Sleepy LaBeef | Critic's Choice | Chicago Reader

Sleepy LaBeef 


Honky-tonk legend Sleepy LaBeef never managed to cash in on the 80s rockabilly minirevival--but then, he's never cashed in on anything in his life. It's both LaBeef's blessing and his curse to be saddled with the kind of integrity that's as difficult to transform into a commodity as it is to squelch. His earliest recordings, in the late 50s, were in-house jobs for radio stations along the Texas-Mexico border; he also cut for obscure southwestern labels like Gulf, Finn, and Crescent. He signed with Columbia in 1964 and a few years later became part of record mogul Shelby Singleton's attempt to revive the Sun label, but the closest thing he's ever had to a hit was "Blackland Farmer," which made some noise on the country charts back in 1971. LaBeef's window-rattling baritone, his bare-bones but passionate way with guitar, piano, and fiddle, and the very breadth of his musical vision cut through contemporary brat-pack C and W like a bowie knife: he's capable of raucous hillbilly ribaldry one minute and a transcendent version of a country spiritual like Tom T. Hall's "May the Good Lord Never Show You the Back of His Hand" the next, and his estimated 6,000-song repertoire encompasses blues, R & B, folk, and gospel, as well as novelty chestnuts that defy categorization. Stolidly gazing out into the audience from behind the heavy lids that earned him his nickname, LaBeef embodies not only the artistic and spiritual legacy but also the resolute and visionary individualism of the best of the blues, country, and rock 'n' roll. Friday, 9:30 PM, B.L.U.E.S. Etcetera, 1124 W. Belmont; 773-525-8989. DAVID WHITEIS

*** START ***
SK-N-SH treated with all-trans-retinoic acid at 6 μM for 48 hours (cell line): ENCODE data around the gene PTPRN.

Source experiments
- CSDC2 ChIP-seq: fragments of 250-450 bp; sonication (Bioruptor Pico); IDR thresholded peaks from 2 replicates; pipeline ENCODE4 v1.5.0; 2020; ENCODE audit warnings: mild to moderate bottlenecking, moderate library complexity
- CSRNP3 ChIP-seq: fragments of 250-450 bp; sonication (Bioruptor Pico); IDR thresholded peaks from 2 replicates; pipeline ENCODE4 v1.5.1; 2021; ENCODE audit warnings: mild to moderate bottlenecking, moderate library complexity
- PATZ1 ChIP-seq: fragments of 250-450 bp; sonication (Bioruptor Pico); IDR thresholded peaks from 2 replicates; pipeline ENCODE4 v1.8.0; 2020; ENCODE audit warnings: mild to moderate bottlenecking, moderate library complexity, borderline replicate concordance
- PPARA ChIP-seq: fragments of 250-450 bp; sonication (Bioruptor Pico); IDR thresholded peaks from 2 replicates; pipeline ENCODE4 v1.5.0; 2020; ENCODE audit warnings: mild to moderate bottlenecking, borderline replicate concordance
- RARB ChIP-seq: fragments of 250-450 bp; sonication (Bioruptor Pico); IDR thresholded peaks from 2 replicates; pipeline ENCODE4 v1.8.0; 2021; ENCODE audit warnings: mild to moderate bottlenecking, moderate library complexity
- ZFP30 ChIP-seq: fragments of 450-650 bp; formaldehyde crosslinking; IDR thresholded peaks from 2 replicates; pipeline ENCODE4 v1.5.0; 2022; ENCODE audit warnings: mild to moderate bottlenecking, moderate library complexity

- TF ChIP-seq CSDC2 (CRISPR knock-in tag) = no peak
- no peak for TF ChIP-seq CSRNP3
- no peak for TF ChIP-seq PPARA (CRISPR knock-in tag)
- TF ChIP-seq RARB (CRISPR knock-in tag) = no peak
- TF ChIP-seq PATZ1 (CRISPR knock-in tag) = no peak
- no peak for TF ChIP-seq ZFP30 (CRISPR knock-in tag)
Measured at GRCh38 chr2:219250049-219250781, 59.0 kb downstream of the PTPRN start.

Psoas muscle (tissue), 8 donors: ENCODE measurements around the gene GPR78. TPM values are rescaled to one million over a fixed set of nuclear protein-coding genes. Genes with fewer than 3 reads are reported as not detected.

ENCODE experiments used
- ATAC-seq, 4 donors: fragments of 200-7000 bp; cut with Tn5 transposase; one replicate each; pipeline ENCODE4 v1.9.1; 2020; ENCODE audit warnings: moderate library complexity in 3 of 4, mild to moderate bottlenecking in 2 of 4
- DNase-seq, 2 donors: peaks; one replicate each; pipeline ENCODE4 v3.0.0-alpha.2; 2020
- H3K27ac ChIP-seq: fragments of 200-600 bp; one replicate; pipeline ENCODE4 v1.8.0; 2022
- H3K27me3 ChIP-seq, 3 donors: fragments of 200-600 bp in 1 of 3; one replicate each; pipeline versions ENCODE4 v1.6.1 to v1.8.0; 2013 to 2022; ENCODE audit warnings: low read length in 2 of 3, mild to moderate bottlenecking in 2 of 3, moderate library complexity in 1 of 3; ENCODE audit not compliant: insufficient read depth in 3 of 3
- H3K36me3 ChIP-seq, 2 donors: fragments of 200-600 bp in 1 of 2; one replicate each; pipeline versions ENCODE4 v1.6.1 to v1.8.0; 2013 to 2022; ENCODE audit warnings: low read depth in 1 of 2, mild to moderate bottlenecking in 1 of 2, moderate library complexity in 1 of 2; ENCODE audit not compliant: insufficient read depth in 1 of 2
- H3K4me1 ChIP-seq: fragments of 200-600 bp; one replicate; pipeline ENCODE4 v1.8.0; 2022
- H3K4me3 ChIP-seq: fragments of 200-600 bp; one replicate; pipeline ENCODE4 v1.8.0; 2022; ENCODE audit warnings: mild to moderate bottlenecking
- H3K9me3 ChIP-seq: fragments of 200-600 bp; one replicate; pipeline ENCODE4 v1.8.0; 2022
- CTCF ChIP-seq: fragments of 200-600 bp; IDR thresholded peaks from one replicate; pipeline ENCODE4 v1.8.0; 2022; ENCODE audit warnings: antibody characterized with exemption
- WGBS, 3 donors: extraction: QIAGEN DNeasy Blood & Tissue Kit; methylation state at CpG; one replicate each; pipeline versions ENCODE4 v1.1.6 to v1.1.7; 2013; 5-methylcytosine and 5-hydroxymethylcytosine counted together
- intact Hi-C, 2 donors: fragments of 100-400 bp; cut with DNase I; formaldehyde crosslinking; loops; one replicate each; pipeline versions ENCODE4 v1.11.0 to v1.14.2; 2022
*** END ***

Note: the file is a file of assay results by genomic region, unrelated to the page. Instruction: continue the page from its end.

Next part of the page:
Art accompanying story in printed newspaper (not available in this archive): photo by Barry Berenson.

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